Zanzibar Film Festival – Safari ya Gwalu


Image from google images

Every year Zanzibar holds an international film festival for one week, usually in July, showcasing talented local and international film directors work as well as music and art exhibitions in various locations around Zanzibar from the Old Fort to the Double Tree by Hilton, which is where we sat in a room to watch the two hour film, Safari ya Gwalu, written and directed by Daniel Magane, this was a film inspired by the Kenyan film called First Grader.

The film highlighted the struggles of, not only adult education, but also daily life in Tanzania for both the adults and children. It certainly captured the hearts of its small audience at the Double Tree, with spectators giving a round of applause and praise to the director and the main actor who played Gwalu, Salim Ahmad, who provided a question and answer session at the end.

The Director, Daniel, said that many people have said to him that, if they were able to go to school it would open up new opportunities for them and enable them to live a better life, this was the main inspiration for him to create this film and to emphasise that, even if you are older than the average child that attends school, it is never too late to seek an education and work towards living a better life.

Salim said the main reason he took up the role was the message of education and just how important it is to go to school, no matter what age you are. The message was that if someone really wants to go to school, they should just go to school, no matter what anyone else says.

This film was great at showing what life can be like living in Tanzania, if not in other parts of Africa too, it showed how important it is for the young to go to and stay in school and for those who never went or never finished school before, to go at whatever age they can and if they don’t think they have the courage to go, as Gwalu in the film says, bravery can make a man do things he never thought possible.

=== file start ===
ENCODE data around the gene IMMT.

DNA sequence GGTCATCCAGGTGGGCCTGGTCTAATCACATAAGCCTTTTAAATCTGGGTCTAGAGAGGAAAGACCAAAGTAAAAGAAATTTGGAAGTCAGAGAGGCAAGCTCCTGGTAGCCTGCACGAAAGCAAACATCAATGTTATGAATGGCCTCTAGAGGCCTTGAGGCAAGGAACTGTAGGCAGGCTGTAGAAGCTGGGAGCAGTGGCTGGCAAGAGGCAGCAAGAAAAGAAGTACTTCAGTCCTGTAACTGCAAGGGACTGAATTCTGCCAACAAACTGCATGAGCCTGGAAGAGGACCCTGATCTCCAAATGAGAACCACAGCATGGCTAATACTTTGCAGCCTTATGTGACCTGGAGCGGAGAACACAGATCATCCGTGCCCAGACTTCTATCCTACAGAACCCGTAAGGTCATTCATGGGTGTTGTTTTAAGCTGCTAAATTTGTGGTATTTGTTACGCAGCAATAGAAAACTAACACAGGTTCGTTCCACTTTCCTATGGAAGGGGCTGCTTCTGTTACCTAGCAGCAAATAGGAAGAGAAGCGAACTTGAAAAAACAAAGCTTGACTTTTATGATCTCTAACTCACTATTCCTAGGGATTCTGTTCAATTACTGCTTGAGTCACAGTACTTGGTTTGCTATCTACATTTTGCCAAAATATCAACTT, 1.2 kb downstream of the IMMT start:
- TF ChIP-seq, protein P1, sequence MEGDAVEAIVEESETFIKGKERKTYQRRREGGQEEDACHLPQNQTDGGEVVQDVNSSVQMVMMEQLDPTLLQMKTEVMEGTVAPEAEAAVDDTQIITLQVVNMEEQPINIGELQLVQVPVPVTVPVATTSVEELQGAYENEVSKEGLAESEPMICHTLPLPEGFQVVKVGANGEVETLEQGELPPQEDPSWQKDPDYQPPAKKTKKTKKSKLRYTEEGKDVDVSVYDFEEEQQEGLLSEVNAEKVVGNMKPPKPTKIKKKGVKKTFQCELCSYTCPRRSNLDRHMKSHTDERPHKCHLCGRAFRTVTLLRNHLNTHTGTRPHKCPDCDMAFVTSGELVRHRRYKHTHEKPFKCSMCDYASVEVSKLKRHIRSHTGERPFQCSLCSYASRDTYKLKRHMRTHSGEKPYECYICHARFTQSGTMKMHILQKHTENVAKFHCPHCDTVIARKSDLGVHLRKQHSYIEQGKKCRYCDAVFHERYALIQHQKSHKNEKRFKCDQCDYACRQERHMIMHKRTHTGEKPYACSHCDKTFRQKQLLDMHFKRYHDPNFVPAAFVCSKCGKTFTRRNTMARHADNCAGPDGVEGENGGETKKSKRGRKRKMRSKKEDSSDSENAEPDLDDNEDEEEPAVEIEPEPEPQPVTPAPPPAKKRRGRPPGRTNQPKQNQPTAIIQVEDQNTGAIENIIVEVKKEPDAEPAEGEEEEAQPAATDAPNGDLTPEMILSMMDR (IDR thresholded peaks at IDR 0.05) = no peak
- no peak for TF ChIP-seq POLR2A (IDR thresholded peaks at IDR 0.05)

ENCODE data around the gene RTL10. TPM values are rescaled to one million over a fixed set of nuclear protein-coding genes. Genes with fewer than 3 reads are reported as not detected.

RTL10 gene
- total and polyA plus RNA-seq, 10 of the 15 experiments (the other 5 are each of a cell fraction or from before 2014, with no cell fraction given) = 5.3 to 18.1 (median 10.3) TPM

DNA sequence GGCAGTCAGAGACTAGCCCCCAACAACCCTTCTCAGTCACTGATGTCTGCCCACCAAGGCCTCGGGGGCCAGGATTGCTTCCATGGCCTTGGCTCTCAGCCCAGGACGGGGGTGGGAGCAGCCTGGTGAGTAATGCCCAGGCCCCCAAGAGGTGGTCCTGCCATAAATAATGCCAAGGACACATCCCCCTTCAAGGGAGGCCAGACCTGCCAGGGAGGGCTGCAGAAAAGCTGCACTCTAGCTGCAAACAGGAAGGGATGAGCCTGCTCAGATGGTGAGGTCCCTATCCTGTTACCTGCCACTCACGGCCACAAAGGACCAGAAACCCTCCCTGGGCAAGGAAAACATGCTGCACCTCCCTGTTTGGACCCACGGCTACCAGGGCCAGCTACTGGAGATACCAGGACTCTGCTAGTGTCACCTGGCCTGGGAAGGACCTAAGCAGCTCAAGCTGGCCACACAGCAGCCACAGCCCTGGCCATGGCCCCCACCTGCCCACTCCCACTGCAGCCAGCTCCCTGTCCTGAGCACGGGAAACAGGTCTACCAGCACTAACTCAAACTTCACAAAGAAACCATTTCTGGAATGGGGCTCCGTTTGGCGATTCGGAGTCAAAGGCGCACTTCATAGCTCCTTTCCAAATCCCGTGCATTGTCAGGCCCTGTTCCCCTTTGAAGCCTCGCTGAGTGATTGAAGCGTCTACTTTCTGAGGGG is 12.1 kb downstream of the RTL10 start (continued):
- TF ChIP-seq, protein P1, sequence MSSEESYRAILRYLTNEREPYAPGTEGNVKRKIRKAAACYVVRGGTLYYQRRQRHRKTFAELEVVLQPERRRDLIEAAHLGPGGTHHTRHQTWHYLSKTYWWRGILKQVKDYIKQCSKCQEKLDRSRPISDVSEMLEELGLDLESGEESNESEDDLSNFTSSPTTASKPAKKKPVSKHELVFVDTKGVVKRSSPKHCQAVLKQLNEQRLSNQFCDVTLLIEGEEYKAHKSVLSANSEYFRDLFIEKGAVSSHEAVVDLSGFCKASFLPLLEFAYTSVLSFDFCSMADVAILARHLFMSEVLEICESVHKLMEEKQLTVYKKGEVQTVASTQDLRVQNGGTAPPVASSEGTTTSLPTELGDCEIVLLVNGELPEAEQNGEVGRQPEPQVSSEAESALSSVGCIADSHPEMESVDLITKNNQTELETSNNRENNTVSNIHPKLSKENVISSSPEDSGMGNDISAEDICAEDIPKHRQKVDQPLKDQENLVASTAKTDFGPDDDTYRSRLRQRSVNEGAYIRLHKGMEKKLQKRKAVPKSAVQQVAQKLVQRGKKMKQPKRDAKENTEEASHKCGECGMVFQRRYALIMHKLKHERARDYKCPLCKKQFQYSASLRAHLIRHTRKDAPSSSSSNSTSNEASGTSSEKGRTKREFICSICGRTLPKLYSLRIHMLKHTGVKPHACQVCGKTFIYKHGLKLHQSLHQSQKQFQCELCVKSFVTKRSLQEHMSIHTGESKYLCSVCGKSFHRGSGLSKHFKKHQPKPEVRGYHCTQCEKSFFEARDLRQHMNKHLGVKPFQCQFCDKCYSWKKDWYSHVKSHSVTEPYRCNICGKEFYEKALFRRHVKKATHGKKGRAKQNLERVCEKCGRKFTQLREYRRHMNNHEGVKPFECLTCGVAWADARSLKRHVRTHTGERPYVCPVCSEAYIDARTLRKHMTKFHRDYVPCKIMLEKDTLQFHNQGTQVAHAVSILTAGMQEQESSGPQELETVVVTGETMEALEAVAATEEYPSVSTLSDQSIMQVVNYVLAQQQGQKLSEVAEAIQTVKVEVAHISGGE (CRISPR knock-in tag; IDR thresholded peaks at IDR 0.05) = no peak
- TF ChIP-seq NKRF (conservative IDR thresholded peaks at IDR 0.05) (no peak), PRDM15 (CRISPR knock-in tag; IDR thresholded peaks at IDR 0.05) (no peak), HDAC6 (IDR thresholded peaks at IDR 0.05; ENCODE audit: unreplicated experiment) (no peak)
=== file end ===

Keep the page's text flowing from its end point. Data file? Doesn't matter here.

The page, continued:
Very Own Shop

john2Three months ago the house of Art in Tanzania in Dar Es Salaam opened its own fair-trade shop. Supporting the local artist that is in need to find new business strategies than just the usual market places with tens of competitors and their own artist the shop offers jewelry, clothing, paintings, interior design and music.



John who works as a gardener during the days maintainskangas the shop. He is responsible of contacting the local artist and find the best sources for the shop. At the moment most of the shops customers are the volunteers and tourists coming to stay in the house of Art in Tanzania. In the future though the shop is planned to spread by online sales. At the moment you can already find some of the products in, which is a Finnish fair-trade channel. (Originally published on Oct 28, 2013)

Be smart, don’t start – A story about Detroit Sober House

By Emilia Sten and Anna Kevin (Originally published on Oct 2, 2013)

Suleiman Mauly

Suleiman Mauly

Suleiman Mauly was a normal child, who liked playing football and was good in school. In school he felt bored and started to hang out with the “wrong” people and using drugs. After a while he became an addict. He says he ended up hurting himself and others more than he could ever imagine. Today he is clean and he is the founder of Detroit Sober House on Zanzibar, together with Fatma Juma.